So while aircraft are nice, in the end, it will be up to air defense ships to be the last line of defense for task forces, shooting down aircraft before they can get close enough to launch their missiles, leaving shorter range point defense systems like the Barak system as a failsafe against missiles that get through the air defense umbrella, not as the primary air defense system.



posted on Sep, 25 2006 @ 11:00 PM
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Originally posted by darksided
The Barak system you discuss has a top range of 10-12km, which is anywhere from 10 to 30 times less range of the Standard, Aster, and S-300FMs deployed in other Navy fleets. The max range of the Indian Navies best surface SAM missile is 50km, but the system most likely wouldn't be effective at that range against anything other than large aircraft. The problem iwth that is, even old Harpoon, Exocet, and C-802 missiles have ranges well beyond 50km, meaning the Indian surface fleet couldn't shoot down the attacking aircraft before they launched their anti-ship missiles.


True.. the envelop offered by the long range SAMs mostly controlled by Shtil aren't much more than 50km.



While aircraft carriers can bring aircraft to bear for fleet defense, it is still very much questionable how effective aircraft will be against saturation missile strikes that include supersonic sea skimming anti-ship missiles. Whether it is detection issues or speed issues, even the most advanced concepts in the world like the CEC/AEGIS/AESA/E-2D/AIM-120 combinations may or may not be able to provide the coverage and engagement capability required to stop saturation strikes.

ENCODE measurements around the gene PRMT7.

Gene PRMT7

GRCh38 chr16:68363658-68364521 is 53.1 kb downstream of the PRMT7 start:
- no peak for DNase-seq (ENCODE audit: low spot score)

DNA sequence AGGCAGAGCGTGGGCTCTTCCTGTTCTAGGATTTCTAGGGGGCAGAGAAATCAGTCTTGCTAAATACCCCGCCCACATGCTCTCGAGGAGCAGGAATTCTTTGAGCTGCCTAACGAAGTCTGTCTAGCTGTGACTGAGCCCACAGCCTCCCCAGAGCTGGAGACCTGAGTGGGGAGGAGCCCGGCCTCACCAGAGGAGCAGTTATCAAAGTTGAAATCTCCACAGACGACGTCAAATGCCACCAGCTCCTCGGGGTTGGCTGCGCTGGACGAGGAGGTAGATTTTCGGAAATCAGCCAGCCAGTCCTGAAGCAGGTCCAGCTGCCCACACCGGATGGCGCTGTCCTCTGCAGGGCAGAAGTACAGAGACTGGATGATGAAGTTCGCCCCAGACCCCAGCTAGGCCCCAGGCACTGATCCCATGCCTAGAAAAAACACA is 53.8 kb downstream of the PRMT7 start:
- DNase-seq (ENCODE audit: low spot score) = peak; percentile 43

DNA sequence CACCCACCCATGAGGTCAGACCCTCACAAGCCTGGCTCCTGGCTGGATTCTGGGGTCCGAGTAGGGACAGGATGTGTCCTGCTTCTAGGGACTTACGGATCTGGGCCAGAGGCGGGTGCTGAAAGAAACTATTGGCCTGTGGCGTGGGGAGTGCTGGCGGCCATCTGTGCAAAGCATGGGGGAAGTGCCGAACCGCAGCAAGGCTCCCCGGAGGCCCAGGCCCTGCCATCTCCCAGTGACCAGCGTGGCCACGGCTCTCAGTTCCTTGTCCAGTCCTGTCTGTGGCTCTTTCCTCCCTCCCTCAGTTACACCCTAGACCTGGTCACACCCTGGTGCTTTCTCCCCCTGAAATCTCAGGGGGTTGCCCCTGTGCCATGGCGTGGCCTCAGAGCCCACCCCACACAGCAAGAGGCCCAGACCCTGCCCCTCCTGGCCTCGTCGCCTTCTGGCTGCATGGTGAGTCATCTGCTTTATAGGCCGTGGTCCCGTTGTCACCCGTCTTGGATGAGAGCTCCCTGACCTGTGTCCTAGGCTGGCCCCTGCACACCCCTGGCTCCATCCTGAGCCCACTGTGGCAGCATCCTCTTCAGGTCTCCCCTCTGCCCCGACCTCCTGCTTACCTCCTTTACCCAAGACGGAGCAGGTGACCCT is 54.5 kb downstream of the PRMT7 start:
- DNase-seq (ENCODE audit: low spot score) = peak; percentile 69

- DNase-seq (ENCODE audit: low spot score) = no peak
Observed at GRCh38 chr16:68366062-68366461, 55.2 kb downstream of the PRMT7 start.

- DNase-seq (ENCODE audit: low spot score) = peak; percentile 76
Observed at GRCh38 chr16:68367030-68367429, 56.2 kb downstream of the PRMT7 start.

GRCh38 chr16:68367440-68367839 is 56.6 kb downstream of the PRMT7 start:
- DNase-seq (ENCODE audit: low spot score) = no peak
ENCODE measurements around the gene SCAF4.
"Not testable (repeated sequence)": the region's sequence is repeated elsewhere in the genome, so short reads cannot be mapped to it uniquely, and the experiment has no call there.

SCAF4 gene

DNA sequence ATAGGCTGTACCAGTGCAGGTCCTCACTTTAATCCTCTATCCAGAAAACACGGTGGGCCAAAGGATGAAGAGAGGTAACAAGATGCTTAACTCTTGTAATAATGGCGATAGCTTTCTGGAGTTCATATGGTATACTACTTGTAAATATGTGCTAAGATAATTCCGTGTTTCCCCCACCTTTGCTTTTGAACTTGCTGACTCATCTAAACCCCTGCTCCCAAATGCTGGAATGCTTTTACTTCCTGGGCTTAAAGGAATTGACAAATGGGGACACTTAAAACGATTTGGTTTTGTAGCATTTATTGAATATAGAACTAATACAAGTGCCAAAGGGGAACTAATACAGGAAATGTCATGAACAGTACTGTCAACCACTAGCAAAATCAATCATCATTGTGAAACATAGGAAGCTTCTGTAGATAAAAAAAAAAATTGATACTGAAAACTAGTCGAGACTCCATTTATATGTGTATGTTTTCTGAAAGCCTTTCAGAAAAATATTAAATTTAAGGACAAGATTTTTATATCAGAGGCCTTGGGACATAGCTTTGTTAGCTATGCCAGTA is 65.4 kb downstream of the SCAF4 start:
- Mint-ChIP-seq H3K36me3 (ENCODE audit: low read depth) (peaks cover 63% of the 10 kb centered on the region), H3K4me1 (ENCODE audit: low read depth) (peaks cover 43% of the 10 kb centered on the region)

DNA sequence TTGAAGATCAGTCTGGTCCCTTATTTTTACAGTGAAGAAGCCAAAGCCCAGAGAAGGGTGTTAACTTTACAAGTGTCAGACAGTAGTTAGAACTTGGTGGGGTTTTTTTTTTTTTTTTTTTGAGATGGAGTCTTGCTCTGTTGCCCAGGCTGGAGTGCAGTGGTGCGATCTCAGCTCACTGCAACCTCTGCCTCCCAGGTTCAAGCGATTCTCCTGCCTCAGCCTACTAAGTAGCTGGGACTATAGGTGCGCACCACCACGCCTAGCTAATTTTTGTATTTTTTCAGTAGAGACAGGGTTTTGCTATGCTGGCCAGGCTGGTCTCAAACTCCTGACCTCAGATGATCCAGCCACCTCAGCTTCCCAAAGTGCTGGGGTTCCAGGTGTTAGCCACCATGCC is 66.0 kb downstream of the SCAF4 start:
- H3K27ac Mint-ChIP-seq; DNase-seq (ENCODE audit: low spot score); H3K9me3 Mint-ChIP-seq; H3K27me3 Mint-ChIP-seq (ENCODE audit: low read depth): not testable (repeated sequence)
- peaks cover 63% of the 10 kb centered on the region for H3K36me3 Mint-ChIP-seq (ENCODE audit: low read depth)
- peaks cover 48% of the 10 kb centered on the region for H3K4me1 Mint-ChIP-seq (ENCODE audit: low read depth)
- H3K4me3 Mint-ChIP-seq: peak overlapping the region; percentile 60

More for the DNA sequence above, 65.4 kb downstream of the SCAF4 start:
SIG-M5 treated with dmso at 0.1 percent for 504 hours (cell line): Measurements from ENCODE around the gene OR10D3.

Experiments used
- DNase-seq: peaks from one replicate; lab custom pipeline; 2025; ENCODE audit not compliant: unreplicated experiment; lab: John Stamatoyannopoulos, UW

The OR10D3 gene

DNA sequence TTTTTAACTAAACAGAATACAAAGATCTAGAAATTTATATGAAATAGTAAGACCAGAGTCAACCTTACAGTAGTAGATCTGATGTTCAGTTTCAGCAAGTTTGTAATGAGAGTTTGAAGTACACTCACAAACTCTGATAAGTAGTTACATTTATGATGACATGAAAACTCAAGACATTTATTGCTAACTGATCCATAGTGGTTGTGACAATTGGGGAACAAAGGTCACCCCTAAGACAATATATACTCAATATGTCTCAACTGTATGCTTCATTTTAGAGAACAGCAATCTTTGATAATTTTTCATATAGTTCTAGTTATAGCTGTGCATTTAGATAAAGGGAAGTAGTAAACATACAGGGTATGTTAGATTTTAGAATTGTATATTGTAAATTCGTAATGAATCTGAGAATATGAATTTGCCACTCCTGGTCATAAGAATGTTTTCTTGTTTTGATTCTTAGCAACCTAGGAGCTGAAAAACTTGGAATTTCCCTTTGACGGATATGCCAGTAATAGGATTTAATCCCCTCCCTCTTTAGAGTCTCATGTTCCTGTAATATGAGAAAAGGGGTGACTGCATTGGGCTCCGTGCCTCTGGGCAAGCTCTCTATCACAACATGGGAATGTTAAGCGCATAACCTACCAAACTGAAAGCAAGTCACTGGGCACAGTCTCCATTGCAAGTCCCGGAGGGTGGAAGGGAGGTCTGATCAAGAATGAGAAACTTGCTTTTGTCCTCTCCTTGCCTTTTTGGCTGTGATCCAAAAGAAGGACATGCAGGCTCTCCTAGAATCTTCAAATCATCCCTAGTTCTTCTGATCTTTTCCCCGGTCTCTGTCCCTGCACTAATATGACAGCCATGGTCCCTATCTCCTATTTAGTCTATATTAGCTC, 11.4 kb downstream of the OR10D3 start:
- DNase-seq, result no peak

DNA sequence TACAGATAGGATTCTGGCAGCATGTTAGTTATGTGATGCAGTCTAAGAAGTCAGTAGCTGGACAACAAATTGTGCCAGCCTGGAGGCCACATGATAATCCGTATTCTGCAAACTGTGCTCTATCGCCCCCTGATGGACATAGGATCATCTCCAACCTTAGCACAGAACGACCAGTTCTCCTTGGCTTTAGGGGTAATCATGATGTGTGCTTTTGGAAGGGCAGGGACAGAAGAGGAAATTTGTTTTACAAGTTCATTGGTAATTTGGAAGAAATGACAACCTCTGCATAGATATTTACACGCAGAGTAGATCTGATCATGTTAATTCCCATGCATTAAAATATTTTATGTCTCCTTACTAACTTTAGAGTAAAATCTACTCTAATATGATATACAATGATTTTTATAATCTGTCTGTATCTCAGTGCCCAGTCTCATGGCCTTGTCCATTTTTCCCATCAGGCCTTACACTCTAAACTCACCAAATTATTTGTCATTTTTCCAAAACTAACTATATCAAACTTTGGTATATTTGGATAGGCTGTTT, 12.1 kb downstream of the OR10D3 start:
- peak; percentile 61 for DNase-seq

Again true, but here I was inclining more towards interception(BVR engagement) before the a/c are within range to launch ASCMs.
Most ASCMs of the C-80X series would have a max usable envelop of around 100~120km which could be handled by air interception...still optimistic though..
However Any Harpoon blk II AGM 84D(and beyond) would put any current IN ship totally at the mercy of th BARAK and other point defense systems.
Still, its not an utter gaping hole so to speak, but a weakspot for sure.

Keeping this in mind the naval doctrine advises that all future ships and perhaps current ones too, be fitted with long range Air defense systems.
Since local projects have been somewhat unsuccesful in the short range air defense sphere, it seems that long range air defense will mostly be a purchase or a joint program for now.

And indeed, progression seems to be in that direction:
Long Range Barak in the works :Feb 06